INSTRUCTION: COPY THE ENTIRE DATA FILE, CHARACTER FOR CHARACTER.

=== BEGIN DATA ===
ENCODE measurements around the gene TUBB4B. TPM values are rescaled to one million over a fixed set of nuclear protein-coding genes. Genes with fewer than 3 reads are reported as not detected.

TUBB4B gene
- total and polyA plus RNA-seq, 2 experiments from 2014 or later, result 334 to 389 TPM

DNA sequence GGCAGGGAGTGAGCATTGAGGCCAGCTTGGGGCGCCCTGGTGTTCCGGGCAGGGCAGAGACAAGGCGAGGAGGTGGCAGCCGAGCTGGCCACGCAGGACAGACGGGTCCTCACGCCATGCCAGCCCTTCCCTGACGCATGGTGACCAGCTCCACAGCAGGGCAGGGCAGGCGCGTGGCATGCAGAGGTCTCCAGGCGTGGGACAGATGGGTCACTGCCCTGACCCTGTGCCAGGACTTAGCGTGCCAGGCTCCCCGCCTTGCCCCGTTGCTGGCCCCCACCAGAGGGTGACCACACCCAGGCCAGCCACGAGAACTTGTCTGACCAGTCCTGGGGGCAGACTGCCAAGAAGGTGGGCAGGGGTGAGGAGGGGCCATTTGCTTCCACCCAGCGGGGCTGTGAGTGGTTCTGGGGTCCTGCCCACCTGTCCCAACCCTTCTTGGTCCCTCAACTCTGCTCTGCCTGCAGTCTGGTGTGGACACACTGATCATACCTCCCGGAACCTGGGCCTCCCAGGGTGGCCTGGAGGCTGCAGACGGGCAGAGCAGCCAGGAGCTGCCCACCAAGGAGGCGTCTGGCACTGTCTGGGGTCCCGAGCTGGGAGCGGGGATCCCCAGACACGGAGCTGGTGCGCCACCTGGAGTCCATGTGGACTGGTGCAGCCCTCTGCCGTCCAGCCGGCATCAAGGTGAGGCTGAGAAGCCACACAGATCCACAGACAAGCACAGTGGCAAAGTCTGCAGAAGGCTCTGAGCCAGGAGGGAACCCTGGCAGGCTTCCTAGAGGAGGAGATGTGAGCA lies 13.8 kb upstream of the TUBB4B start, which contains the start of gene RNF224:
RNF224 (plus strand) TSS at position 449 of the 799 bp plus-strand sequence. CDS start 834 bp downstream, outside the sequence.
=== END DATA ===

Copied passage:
ENCODE measurements around the gene TUBB4B. TPM values are rescaled to one million over a fixed set of nuclear protein-coding genes. Genes with fewer than 3 reads are reported as not detected.

TUBB4B gene
- total and polyA plus RNA-seq, 2 experiments from 2014 or later, result 334 to 389 TPM

DNA sequence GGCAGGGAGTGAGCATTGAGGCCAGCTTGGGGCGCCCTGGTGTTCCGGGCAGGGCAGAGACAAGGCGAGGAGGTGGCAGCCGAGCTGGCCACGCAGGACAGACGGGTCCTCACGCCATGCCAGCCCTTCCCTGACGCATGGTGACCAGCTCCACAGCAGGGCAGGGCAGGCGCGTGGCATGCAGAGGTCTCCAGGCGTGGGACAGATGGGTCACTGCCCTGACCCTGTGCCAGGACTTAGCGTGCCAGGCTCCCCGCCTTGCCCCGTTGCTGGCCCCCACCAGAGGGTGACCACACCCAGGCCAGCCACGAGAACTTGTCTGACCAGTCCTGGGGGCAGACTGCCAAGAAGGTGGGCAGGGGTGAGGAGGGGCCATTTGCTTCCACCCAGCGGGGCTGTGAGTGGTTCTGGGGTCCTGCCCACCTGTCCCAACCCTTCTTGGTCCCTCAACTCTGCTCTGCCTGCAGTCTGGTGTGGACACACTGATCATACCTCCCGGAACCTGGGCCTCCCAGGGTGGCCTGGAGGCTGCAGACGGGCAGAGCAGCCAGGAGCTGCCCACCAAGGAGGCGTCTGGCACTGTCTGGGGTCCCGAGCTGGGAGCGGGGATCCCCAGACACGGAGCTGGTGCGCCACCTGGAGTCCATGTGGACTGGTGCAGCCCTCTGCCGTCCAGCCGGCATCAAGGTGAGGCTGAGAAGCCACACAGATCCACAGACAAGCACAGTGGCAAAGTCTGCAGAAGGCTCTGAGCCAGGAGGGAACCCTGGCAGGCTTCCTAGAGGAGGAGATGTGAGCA lies 13.8 kb upstream of the TUBB4B start, which contains the start of gene RNF224:
RNF224 (plus strand) TSS at position 449 of the 799 bp plus-strand sequence. CDS start 834 bp downstream, outside the sequence.